With the rollout of the ESP32-S2, learn the differences between it and the ESP32 and compare them to the ESP8266.

In August 2014 Espressif (at that time an unknown Chinese company) released the ESP8266. It was meant to be used as a Wi-Fi bridge for other microcontrollers until someone noticed it had way more processing power and memory than those other microcontrollers.

Later that year in November, the SDK went public and a hacker (Ivan Grokhotkov, now working for Espressif) released a project to support the ESP8266 from within the Arduino IDE. And as they say in the books the rest is history.

ESP32: A Solution to ESP8266’s Security Risk

Even though the ESP8266 has some limitations that could be overlooked, its huge success led to a bigger problem: security. There are literally hundreds of home appliances running on an ESP8266, from smart switches to smart light bulbs to LED drivers or even mosquito killers. And the ESP8266 does not provide any means to secure the code or the data it stores. Anyone with physical access to the device can read your more sensitive information, such as Wi-Fi credentials.

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The ESP8266. Image courtesy of Espressif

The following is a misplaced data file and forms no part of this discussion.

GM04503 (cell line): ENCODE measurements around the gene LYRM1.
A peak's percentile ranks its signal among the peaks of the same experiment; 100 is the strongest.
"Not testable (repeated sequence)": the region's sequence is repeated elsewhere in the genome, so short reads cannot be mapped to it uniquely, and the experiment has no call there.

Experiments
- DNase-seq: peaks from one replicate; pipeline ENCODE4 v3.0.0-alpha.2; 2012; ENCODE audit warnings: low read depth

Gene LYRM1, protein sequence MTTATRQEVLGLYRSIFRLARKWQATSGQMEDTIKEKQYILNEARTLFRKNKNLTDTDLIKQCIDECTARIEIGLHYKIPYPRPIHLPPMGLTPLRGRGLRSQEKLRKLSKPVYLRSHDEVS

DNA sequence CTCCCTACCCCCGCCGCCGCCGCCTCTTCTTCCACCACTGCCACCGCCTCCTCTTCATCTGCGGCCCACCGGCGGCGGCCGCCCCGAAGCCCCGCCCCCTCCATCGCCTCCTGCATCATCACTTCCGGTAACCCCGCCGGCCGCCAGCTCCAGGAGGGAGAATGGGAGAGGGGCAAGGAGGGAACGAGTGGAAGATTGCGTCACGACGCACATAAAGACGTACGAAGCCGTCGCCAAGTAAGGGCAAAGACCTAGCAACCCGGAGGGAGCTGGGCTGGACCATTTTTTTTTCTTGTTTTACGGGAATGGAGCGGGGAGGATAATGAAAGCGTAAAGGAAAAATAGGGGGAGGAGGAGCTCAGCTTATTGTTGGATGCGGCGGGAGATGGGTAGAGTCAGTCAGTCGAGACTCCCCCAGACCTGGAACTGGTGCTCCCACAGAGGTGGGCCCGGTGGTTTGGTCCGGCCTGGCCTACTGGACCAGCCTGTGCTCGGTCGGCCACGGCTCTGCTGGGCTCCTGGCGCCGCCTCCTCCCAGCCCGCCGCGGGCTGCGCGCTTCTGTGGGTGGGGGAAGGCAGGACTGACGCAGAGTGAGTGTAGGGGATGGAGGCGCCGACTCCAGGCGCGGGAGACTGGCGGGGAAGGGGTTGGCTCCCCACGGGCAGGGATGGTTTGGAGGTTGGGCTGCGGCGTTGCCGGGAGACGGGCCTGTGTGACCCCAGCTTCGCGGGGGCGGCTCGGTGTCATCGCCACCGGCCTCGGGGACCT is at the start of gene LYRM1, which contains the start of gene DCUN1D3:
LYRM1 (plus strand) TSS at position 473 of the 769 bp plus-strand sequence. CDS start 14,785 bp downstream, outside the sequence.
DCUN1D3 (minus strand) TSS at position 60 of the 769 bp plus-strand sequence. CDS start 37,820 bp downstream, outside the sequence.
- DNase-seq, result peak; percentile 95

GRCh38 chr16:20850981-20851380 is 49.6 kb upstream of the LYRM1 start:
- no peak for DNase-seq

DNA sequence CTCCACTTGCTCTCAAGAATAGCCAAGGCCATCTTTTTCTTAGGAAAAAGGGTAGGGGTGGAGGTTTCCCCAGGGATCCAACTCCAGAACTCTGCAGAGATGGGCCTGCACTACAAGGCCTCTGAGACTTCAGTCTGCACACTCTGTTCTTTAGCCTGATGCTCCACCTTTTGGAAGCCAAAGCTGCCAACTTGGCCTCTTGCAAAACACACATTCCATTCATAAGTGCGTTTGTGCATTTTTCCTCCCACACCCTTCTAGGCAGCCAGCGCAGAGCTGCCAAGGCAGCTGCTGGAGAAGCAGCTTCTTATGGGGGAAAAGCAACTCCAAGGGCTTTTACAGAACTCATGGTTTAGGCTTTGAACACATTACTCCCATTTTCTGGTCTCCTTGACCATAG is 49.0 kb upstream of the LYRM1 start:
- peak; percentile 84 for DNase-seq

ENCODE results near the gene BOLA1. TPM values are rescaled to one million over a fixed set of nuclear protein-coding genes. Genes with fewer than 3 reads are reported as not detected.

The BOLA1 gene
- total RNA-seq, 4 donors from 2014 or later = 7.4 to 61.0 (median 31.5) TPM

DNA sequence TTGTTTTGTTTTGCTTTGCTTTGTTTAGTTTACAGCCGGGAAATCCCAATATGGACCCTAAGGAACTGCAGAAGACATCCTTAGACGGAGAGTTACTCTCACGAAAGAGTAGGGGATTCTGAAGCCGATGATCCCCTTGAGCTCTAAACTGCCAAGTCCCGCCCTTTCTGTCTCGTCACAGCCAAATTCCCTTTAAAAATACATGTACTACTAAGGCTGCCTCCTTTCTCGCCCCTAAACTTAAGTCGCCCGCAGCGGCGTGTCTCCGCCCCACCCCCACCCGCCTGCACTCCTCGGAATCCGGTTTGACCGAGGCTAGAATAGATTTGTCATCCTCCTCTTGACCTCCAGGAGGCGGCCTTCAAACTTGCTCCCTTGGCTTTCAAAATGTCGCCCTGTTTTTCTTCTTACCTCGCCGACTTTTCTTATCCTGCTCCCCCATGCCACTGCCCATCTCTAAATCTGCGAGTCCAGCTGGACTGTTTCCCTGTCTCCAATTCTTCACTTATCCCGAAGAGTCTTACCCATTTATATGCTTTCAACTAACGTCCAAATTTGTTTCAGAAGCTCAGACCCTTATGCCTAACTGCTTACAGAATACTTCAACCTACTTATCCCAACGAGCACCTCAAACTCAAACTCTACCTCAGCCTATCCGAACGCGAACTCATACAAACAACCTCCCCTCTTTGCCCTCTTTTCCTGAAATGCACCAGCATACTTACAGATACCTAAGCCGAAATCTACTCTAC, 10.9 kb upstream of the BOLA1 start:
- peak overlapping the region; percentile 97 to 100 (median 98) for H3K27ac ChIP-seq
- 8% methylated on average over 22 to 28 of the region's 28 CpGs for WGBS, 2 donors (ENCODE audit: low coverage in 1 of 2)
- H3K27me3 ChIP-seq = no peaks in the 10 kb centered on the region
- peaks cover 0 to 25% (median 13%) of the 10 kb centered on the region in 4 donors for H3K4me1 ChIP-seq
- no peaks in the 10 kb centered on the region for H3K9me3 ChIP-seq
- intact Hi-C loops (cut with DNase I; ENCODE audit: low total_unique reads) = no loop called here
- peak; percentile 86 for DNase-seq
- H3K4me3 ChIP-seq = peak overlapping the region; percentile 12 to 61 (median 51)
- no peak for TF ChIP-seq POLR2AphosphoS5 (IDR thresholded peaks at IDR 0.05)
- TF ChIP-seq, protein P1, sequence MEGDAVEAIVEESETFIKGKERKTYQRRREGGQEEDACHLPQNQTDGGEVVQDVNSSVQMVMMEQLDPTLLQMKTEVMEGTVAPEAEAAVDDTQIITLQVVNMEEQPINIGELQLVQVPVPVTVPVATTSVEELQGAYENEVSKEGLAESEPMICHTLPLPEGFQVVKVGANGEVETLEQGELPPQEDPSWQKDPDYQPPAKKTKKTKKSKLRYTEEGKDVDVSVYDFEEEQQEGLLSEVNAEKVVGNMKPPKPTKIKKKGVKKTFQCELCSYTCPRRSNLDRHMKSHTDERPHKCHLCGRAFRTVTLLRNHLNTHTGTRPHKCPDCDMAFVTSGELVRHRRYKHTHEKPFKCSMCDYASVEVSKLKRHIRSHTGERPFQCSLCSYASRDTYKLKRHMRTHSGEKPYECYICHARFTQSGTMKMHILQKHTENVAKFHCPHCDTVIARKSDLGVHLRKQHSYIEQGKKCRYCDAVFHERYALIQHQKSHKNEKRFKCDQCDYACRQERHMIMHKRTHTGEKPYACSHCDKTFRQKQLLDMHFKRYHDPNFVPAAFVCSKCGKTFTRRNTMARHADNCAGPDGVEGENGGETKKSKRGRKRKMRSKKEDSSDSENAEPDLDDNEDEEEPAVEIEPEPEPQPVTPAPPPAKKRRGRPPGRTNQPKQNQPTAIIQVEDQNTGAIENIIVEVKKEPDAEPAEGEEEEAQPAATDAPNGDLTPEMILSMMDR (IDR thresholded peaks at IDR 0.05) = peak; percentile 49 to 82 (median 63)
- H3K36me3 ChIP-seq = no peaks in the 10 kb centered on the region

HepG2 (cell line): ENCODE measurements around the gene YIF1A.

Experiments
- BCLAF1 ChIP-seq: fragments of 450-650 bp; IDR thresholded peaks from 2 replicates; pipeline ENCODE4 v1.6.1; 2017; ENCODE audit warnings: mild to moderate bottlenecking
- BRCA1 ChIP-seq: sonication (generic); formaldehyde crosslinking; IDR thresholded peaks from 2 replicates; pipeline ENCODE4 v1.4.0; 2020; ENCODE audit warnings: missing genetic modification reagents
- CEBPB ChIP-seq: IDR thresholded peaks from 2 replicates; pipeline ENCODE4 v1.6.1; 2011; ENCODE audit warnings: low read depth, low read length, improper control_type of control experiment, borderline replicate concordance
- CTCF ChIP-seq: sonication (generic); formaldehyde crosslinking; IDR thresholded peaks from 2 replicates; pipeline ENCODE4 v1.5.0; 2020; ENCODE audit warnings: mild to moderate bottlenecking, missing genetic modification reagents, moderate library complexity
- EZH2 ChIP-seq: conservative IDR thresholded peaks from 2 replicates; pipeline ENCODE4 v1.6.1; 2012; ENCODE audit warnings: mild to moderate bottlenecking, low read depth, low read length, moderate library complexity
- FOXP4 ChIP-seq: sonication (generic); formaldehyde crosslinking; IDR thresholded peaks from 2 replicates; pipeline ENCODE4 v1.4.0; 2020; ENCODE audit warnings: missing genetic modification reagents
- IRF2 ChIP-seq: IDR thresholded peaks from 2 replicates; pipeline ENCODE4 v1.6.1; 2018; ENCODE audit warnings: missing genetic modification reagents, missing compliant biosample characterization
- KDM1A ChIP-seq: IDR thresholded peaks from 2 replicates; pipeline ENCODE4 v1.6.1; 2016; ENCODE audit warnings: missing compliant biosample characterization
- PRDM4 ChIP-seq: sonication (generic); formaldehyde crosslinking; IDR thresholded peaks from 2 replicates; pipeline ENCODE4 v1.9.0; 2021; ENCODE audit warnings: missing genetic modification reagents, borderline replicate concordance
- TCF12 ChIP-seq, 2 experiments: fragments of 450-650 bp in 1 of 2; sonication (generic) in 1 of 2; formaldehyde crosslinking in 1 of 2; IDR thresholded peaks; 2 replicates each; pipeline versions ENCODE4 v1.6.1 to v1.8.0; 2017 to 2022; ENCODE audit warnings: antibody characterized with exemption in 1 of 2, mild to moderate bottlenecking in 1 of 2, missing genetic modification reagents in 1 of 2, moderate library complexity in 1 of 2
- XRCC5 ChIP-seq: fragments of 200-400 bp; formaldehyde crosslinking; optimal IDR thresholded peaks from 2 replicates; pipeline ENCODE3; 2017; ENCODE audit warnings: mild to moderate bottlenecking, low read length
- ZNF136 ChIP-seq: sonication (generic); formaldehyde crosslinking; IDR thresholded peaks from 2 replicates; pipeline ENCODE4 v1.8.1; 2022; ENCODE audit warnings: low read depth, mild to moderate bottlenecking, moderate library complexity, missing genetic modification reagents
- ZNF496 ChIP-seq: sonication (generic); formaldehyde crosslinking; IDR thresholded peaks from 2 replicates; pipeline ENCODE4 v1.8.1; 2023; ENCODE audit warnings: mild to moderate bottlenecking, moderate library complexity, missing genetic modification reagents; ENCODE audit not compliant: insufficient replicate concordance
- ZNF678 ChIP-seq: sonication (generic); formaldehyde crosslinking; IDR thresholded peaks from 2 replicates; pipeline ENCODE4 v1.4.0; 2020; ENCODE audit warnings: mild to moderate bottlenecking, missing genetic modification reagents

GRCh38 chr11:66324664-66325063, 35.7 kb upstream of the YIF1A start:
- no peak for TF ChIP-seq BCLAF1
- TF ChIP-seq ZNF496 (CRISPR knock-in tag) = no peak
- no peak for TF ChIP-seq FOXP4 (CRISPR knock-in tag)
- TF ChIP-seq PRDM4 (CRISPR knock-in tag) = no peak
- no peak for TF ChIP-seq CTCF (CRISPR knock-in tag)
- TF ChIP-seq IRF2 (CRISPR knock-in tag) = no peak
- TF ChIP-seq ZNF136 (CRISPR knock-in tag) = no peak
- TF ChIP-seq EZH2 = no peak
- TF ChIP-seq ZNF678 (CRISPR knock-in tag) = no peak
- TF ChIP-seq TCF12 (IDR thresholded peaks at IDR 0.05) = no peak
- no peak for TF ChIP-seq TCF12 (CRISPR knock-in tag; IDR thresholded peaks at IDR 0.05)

Espressif released the ESP32 in September 2016. The ESP32 tries to address all the issues of it’s bigger brother: it has lots of GPIOs, ADCs, and a DAC. It has a faster dual-core, Bluetooth, touch sensors and, most important, hardware encryption and code signature.

Still, there are few consumer products with an ESP32 inside, most still use the “old” ESP8266. Why? Some say it’s the price (Digikey sells ESP32 modules for about $3.8 and ESP8266 for $2.7). Others say it’s market inertia. Whatever the reason, it looks like Espressif realized they needed to offer a different answer to the market.

Introducing the ESP32-S2

In March 2019, some pictures of a new chip labeled “Chip7 2-2-A” were leaked. Since that time, there have been some speculations around it: that it’s BLE5, USB, Wi-Fi 5GHz, or something else. Speculations were put to rest last month when Espressif announced the ESP32-S2. Even though there is still some confusion about what the ESP32-S2 is, specs are more clear now.

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Chip7 2-2-A was the first hint that the ESP32-S2 was in the works. Image by John Lee